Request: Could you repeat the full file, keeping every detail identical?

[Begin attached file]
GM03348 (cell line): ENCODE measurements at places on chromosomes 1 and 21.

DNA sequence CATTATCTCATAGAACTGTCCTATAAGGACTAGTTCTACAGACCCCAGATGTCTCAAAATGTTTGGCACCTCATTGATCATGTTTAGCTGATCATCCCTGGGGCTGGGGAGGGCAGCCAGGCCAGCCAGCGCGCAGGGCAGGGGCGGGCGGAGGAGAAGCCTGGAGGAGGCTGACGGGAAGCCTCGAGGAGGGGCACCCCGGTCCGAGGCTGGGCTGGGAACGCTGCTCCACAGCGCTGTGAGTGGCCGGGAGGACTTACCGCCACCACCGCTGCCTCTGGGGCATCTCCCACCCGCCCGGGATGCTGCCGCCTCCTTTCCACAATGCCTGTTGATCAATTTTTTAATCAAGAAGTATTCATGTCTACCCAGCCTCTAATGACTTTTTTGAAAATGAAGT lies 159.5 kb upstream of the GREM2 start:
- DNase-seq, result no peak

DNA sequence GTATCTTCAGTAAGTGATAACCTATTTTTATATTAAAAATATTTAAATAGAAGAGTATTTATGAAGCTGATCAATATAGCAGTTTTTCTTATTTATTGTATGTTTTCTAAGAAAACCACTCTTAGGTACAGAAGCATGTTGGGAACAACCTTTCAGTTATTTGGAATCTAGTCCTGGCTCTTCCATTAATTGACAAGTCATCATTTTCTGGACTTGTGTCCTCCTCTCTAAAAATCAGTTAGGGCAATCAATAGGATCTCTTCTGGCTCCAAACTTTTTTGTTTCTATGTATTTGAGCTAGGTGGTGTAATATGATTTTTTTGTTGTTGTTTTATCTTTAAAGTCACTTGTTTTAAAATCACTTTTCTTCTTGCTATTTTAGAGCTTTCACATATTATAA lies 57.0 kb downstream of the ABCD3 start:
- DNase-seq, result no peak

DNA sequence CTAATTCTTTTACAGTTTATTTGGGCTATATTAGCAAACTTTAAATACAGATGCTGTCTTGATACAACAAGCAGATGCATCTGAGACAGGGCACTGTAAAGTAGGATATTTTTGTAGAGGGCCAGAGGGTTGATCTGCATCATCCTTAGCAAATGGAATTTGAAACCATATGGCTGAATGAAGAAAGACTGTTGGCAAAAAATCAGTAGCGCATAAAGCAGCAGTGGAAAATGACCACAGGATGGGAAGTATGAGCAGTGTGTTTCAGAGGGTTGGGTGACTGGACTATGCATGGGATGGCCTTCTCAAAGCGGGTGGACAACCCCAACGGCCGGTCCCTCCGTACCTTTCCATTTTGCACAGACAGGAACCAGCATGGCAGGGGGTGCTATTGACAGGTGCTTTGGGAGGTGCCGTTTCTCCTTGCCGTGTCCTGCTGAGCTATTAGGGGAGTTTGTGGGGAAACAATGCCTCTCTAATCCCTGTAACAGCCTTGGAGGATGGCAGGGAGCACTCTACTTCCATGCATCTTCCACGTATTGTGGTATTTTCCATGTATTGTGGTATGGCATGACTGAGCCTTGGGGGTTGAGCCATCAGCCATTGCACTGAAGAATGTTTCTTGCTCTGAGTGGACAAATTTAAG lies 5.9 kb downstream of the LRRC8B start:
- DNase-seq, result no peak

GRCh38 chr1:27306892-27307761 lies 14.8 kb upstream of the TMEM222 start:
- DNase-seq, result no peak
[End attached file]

GM03348 (cell line): ENCODE measurements at places on chromosomes 1 and 21.

DNA sequence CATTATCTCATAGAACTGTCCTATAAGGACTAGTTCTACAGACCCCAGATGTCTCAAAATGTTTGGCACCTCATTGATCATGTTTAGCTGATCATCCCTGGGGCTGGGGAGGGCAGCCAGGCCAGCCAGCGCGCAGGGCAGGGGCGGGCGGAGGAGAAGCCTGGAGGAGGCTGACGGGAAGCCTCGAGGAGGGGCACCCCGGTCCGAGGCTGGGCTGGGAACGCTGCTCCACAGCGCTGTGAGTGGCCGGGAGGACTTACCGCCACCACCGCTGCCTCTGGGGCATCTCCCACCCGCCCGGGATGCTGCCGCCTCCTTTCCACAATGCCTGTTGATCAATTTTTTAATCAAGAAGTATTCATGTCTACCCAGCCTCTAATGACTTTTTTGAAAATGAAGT lies 159.5 kb upstream of the GREM2 start:
- DNase-seq, result no peak

DNA sequence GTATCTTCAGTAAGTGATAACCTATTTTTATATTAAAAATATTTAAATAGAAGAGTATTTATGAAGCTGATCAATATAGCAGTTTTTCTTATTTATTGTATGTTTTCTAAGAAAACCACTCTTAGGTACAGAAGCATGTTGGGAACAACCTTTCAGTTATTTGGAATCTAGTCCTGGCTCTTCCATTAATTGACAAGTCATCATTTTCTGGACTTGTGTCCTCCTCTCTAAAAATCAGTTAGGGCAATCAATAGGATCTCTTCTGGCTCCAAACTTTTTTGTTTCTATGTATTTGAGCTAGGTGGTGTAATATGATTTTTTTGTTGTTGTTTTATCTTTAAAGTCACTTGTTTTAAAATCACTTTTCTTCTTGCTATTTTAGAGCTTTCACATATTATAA lies 57.0 kb downstream of the ABCD3 start:
- DNase-seq, result no peak

DNA sequence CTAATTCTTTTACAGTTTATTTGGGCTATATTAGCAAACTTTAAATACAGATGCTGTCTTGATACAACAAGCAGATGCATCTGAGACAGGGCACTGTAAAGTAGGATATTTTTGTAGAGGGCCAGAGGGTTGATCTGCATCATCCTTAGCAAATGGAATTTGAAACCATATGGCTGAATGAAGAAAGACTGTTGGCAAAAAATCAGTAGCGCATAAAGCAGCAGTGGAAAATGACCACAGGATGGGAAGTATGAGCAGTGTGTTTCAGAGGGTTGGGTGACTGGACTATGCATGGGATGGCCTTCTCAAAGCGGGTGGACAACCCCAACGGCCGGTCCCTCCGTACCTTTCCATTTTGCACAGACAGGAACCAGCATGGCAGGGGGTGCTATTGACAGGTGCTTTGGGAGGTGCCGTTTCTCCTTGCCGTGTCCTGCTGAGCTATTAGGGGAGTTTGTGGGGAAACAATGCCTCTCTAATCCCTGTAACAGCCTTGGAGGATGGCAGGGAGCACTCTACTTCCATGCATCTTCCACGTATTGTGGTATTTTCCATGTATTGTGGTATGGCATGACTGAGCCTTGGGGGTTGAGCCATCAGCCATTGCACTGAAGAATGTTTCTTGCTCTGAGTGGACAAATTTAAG lies 5.9 kb downstream of the LRRC8B start:
- DNase-seq, result no peak

GRCh38 chr1:27306892-27307761 lies 14.8 kb upstream of the TMEM222 start:
- DNase-seq, result no peak